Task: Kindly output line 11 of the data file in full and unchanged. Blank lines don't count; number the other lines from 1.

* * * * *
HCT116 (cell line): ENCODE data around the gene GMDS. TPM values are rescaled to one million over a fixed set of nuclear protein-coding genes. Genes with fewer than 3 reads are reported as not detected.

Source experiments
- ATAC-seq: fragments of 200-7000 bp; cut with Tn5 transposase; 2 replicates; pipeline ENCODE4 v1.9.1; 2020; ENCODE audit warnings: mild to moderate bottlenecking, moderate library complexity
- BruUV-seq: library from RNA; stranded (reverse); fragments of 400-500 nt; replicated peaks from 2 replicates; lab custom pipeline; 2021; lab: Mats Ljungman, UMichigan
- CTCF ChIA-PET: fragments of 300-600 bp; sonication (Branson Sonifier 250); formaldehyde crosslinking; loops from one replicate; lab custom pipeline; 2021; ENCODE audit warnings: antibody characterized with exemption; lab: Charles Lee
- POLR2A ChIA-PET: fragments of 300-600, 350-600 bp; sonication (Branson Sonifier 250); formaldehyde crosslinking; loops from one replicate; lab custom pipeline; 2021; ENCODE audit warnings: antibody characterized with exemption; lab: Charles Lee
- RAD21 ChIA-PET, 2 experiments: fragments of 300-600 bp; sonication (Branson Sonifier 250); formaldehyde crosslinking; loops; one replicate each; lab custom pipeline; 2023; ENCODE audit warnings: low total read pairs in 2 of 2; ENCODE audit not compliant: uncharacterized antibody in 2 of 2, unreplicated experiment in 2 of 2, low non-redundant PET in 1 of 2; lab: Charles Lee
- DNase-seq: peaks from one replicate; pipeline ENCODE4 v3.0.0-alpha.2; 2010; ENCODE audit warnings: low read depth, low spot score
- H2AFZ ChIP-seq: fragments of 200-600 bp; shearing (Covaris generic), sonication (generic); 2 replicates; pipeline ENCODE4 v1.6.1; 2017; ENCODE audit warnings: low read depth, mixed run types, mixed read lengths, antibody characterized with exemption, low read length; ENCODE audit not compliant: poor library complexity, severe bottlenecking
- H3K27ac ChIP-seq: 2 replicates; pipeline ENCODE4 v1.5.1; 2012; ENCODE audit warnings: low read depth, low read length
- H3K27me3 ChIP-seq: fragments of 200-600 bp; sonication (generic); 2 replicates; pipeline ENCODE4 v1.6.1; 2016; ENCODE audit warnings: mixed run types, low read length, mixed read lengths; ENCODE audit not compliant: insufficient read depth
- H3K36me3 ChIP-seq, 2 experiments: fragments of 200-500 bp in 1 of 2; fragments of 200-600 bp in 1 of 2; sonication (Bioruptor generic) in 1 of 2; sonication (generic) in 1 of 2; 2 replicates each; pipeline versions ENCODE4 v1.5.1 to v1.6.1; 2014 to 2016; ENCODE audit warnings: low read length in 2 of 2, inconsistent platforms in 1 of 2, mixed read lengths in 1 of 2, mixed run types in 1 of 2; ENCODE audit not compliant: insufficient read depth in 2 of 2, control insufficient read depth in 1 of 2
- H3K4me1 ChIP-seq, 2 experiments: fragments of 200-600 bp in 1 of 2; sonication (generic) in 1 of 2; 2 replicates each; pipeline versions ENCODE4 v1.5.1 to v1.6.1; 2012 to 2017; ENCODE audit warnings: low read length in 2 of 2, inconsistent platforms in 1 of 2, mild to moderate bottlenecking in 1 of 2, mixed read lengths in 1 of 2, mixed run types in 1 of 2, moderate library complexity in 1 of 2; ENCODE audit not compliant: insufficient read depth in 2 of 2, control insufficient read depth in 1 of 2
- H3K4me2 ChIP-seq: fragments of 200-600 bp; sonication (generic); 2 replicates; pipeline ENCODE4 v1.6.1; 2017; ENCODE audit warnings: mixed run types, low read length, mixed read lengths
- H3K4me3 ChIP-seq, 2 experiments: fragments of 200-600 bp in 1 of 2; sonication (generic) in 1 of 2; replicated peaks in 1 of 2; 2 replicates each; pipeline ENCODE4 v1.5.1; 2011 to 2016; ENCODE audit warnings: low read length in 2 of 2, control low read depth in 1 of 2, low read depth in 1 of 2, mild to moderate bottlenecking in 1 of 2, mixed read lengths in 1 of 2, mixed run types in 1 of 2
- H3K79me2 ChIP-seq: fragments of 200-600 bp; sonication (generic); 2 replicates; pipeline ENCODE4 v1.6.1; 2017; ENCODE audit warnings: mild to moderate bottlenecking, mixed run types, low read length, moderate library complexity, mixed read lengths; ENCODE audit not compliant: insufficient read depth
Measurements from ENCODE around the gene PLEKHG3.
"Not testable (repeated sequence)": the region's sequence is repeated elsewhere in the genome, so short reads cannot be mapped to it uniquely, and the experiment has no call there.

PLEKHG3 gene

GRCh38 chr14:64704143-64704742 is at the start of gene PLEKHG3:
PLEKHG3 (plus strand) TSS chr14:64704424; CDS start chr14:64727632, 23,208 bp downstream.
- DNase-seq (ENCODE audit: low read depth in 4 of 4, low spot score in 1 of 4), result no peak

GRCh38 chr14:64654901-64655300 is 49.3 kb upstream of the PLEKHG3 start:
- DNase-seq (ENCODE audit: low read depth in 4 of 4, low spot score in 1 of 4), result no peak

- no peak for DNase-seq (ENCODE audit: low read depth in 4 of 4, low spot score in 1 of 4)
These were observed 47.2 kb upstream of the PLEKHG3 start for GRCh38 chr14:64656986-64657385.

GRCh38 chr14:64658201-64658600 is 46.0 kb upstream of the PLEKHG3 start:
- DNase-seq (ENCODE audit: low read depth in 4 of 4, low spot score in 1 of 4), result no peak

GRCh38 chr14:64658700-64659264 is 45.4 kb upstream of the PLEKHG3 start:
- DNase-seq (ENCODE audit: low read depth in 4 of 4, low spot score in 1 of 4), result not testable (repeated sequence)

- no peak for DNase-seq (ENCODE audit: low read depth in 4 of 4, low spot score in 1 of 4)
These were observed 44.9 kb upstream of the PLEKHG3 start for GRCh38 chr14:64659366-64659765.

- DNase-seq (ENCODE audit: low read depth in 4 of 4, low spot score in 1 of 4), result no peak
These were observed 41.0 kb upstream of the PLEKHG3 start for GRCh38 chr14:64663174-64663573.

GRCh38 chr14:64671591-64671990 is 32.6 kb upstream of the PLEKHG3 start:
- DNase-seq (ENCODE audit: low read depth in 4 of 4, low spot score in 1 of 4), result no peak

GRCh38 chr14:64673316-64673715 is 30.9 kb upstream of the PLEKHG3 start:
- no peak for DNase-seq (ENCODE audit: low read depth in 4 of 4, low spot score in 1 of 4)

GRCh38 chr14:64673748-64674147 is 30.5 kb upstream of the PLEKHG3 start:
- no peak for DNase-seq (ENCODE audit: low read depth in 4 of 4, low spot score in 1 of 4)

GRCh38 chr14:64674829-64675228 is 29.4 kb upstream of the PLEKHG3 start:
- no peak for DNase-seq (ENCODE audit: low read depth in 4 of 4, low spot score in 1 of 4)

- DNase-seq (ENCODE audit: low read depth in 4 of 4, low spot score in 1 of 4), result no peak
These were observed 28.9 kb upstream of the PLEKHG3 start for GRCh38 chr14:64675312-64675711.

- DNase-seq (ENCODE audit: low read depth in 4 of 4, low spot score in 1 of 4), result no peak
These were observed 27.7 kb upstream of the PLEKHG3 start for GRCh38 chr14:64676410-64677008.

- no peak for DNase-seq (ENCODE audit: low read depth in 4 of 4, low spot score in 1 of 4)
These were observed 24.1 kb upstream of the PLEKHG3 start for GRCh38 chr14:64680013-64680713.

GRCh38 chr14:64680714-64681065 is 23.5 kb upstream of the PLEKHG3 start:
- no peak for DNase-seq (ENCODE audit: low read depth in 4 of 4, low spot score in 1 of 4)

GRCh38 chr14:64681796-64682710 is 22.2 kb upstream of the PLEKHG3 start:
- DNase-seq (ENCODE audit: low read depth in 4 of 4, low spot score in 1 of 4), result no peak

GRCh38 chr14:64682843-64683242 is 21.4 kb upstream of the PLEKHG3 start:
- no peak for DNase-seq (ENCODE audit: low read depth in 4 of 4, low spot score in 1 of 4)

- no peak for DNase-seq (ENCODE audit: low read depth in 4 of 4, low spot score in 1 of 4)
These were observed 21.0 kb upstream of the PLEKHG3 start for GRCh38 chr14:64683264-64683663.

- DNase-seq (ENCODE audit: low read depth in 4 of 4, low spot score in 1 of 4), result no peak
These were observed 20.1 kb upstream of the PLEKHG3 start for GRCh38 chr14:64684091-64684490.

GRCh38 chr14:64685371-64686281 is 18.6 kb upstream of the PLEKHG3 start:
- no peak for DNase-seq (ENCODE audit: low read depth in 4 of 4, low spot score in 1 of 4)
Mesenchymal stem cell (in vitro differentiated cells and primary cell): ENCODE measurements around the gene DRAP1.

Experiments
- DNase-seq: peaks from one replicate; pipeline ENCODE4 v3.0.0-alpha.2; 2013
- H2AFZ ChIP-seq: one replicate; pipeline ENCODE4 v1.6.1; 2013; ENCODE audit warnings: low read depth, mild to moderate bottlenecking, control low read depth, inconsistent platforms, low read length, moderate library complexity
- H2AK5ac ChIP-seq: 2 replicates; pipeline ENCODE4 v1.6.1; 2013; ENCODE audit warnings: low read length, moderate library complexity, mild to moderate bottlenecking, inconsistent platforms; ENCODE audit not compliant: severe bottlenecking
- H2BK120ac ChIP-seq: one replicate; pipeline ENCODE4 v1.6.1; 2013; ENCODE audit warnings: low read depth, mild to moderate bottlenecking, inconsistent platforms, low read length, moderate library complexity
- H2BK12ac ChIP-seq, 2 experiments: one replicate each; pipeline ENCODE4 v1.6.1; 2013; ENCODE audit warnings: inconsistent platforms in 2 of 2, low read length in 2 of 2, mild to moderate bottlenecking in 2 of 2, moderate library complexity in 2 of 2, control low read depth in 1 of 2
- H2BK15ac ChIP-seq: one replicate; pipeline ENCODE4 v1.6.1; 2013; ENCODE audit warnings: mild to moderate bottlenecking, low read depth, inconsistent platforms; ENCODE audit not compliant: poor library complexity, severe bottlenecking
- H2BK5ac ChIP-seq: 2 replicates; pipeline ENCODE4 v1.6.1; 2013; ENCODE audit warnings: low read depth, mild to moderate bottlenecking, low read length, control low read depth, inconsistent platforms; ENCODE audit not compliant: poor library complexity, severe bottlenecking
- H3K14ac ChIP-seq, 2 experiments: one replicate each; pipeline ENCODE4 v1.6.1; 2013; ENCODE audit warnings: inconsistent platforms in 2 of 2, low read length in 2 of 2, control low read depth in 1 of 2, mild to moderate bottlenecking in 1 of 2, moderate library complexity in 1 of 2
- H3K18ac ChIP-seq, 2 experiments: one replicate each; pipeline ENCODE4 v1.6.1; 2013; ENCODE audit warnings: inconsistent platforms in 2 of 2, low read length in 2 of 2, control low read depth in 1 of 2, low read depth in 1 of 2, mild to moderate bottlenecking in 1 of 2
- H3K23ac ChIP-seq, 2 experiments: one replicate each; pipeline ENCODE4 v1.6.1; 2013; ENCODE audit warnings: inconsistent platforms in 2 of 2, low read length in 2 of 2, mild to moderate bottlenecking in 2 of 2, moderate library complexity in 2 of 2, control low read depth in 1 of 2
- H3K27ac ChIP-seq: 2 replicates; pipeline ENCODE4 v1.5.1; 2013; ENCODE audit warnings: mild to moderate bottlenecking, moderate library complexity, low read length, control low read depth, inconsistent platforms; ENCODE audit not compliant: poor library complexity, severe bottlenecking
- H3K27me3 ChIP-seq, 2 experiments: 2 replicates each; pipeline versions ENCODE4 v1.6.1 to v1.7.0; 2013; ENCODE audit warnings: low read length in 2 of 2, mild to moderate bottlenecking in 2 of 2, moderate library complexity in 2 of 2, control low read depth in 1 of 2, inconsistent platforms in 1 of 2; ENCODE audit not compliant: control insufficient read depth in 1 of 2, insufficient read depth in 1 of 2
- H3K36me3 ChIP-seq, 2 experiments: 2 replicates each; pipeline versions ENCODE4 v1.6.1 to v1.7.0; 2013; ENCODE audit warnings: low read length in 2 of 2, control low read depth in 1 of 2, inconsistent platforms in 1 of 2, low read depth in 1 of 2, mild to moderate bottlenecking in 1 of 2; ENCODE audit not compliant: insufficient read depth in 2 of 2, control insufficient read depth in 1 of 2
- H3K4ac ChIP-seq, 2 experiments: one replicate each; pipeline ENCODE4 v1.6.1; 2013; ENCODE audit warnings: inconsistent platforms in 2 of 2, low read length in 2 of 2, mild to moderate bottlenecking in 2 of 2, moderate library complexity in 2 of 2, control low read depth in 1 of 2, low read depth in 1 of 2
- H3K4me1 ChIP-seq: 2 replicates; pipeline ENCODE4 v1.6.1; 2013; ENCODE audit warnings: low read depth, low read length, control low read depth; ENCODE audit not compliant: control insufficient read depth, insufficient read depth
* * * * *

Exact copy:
- H3K27me3 ChIP-seq: fragments of 200-600 bp; sonication (generic); 2 replicates; pipeline ENCODE4 v1.6.1; 2016; ENCODE audit warnings: mixed run types, low read length, mixed read lengths; ENCODE audit not compliant: insufficient read depth